Crime

Landmark charges come down for Florida drug dealer in fentanyl death

Hillsborough County detectives, working with the U.S. Attorney's Office in Tampa, arrested and charged a Tampa drug dealer with the federal charge of distribution of fentanyl resulting in death.

The landmark charges were announced Monday against 22-year-old Corey Damond Smith, who was arrested in late May after a man overdosed and died using drugs that Smith sold him, according to a Hillsborough County Sheriff's Office news release. He faces a mandatory penalty of life in federal prison and is being held without bond.

This is the first case in the county where an individual has been arrested and federally indicted for the distribution of fentanyl resulting in the death of a person, the sheriff's office says.

In November 2017, deputies responded to an unresponsive individual who overdosed on opioids. Emergency responders tried to save the man with several doses of Narcan, a drug used for the complete or partial reversal of opioid overdose, but they were unable to revive him.

During the investigation, detectives found that the drugs were sold to him by Smith.

Smith portrayed the purchase as heroin, but the autopsy revealed the man's cause of death as intoxication by fentanyl, detectives reported.

While investigating Smith, 33-year-old Jeffrey Rodriguez and 27-year-old Donald Calvin Hatch Jr. also became known to authorities.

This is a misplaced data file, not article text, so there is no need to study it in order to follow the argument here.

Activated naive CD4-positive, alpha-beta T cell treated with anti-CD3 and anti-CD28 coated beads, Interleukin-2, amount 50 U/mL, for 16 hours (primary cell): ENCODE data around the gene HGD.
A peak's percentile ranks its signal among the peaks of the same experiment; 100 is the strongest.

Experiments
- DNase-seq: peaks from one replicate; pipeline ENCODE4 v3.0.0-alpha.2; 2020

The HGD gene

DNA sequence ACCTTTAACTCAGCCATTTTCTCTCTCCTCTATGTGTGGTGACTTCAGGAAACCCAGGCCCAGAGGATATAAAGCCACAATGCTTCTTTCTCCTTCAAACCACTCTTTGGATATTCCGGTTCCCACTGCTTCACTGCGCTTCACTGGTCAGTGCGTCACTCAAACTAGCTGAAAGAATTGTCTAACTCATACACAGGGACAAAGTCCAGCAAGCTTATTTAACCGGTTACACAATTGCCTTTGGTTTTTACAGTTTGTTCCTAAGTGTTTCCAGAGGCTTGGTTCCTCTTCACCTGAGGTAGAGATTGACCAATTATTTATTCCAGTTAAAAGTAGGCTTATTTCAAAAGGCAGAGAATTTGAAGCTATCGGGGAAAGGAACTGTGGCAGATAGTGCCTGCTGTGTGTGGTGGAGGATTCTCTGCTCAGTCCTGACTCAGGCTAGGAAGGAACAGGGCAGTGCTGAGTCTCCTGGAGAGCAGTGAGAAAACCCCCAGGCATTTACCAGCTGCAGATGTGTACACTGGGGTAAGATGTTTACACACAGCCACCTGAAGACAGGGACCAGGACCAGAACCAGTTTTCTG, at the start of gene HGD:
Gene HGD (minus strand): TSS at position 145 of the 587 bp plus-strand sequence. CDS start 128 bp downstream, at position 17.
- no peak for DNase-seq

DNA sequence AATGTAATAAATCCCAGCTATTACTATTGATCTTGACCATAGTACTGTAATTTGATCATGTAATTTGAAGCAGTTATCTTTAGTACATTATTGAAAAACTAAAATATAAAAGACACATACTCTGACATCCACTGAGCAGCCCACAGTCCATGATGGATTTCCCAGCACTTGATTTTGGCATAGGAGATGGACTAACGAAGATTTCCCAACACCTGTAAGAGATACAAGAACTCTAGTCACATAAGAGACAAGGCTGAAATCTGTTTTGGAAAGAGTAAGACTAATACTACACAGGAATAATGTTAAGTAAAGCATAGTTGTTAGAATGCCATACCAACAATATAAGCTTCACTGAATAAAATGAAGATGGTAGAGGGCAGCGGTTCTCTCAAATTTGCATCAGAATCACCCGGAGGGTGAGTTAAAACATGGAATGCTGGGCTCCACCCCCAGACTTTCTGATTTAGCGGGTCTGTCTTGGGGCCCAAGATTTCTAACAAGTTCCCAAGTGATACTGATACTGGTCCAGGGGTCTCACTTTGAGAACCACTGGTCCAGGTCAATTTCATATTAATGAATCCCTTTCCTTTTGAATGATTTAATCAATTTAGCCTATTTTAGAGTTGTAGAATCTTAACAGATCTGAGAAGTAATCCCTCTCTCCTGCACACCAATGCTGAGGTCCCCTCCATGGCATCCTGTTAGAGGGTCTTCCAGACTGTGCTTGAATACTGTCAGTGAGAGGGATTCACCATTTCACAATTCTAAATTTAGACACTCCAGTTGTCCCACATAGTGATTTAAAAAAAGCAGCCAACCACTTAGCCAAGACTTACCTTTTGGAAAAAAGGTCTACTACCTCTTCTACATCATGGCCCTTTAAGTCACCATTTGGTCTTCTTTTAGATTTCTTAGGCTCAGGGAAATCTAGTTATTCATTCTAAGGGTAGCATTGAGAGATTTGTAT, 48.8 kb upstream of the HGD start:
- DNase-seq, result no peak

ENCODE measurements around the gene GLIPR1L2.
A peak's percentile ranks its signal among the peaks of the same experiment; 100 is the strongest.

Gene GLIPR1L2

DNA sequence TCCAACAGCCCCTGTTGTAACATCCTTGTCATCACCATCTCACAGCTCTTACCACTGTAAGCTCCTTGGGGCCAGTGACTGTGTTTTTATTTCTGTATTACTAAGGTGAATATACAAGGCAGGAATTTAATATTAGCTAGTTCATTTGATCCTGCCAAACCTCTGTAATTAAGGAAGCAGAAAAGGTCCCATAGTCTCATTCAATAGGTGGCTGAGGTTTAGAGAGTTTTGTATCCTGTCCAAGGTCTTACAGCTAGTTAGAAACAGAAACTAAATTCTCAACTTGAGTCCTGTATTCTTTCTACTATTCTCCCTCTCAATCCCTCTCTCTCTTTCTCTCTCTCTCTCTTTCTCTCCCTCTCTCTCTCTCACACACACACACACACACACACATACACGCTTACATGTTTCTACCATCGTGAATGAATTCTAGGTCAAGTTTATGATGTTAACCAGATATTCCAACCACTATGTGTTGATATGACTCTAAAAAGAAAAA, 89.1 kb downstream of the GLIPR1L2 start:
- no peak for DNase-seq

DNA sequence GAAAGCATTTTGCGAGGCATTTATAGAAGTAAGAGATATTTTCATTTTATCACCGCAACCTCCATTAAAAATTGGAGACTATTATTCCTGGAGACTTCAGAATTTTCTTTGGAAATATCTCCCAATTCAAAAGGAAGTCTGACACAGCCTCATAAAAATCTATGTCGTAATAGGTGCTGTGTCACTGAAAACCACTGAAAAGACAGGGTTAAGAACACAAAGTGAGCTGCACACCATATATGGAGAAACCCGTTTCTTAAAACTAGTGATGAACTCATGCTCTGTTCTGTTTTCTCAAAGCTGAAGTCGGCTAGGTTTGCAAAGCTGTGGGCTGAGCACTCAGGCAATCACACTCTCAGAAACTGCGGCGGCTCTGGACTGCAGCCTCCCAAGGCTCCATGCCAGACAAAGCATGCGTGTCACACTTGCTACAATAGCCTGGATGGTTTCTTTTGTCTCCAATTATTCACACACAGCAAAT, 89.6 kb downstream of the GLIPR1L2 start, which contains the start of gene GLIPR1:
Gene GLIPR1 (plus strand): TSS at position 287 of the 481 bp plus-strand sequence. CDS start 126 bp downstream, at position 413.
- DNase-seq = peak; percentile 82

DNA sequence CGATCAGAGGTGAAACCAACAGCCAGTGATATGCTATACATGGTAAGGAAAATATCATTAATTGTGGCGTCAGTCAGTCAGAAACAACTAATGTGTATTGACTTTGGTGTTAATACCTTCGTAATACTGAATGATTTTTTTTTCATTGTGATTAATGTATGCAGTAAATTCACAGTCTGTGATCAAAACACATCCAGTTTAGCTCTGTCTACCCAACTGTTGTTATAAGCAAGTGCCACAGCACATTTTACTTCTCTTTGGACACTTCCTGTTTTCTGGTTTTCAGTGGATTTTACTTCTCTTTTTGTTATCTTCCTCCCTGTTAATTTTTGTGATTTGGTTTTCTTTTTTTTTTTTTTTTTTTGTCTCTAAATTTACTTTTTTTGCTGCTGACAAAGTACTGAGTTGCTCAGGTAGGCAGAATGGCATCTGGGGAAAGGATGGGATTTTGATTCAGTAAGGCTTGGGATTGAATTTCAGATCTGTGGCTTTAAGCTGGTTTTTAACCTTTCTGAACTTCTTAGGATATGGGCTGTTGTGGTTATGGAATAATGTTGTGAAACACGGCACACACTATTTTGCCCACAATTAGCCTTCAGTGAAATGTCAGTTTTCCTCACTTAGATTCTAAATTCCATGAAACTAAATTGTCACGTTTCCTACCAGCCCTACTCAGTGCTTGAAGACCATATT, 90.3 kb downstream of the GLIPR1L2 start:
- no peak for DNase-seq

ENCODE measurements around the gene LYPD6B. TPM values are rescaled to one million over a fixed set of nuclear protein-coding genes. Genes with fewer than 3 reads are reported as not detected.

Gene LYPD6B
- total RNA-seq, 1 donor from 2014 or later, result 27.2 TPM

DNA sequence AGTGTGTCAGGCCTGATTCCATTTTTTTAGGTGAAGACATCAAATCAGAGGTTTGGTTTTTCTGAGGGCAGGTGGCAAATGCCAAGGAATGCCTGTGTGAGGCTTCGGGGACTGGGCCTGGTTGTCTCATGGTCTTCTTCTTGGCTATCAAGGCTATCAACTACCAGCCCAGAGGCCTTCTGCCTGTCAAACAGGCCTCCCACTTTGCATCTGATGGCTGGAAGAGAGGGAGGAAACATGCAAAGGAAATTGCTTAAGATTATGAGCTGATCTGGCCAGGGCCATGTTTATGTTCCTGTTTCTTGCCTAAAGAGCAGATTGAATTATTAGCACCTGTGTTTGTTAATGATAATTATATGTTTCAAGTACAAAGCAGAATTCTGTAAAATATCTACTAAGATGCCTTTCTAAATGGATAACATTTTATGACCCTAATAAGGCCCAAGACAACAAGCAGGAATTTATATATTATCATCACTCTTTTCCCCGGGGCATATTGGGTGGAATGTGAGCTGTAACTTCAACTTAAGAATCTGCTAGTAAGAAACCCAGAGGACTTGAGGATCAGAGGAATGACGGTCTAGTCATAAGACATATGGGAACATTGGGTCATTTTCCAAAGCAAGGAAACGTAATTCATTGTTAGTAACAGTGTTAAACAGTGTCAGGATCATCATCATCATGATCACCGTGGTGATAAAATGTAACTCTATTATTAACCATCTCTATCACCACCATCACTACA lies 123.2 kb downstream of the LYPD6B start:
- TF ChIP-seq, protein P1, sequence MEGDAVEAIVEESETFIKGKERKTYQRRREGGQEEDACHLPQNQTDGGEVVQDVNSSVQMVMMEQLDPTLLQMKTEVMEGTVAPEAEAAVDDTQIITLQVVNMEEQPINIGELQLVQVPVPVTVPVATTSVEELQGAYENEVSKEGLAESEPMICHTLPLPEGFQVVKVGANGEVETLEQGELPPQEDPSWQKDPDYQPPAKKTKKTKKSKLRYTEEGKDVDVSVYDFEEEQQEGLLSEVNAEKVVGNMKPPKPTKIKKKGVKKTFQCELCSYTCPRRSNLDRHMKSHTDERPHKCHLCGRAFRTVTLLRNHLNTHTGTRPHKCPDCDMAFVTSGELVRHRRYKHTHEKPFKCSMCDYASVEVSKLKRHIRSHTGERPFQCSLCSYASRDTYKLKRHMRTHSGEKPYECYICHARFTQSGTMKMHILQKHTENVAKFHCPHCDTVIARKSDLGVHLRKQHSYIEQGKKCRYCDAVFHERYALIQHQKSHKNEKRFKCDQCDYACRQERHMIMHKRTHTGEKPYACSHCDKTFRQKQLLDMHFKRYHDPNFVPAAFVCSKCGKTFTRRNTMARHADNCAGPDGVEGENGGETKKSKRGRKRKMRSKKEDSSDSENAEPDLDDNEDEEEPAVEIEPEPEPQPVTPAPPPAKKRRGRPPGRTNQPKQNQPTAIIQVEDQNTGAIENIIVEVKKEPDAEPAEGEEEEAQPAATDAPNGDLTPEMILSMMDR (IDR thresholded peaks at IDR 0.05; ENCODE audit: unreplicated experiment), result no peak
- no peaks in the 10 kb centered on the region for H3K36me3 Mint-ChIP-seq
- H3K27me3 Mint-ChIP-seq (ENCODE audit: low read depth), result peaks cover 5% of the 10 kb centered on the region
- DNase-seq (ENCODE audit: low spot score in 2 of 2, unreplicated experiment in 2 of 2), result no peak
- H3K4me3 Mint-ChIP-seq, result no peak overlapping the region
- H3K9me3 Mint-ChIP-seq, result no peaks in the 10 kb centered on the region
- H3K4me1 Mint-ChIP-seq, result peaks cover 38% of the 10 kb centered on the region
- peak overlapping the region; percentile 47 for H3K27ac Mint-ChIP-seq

After a federal indictment, the U.S. Attorney brought charges against Rodriquez for conspiring to distribute heroin and fentanyl related to seven opioid overdoses. He was also charged with five counts of distribution of heroin and fentanyl and faces a mandatory penalty of life in prison.

Hatch was also arrested by detectives on a federal criminal complaint. He was purported to be responsible for distributing heroin and fentanyl as a middleman for Rodriguez.

Hatch pleaded guilty on June 6 and faces a maximum penalty of 30 years imprisonment. His sentencing is pending, detectives said.

In the wake of the troubling trend of opioid-related deaths and non-fatal overdoses, the sheriff's office formed the Heroin Working Group in 2017. The group was comprised of undercover detectives, intelligence personnel, crime analysts and violent crimes detectives.

The team's purpose, the sheriff's office says, was to help "diminish the effects of heroin and opioids in Hillsborough County through crime data analysis, investigation and undercover work."

Since its inception, the group says it has been effectively identifying hot spot overdose area and targeting those selling heroin, and more specifically, heroin laced with fentanyl.

Follow Samantha Putterman on Twitter @samputterman
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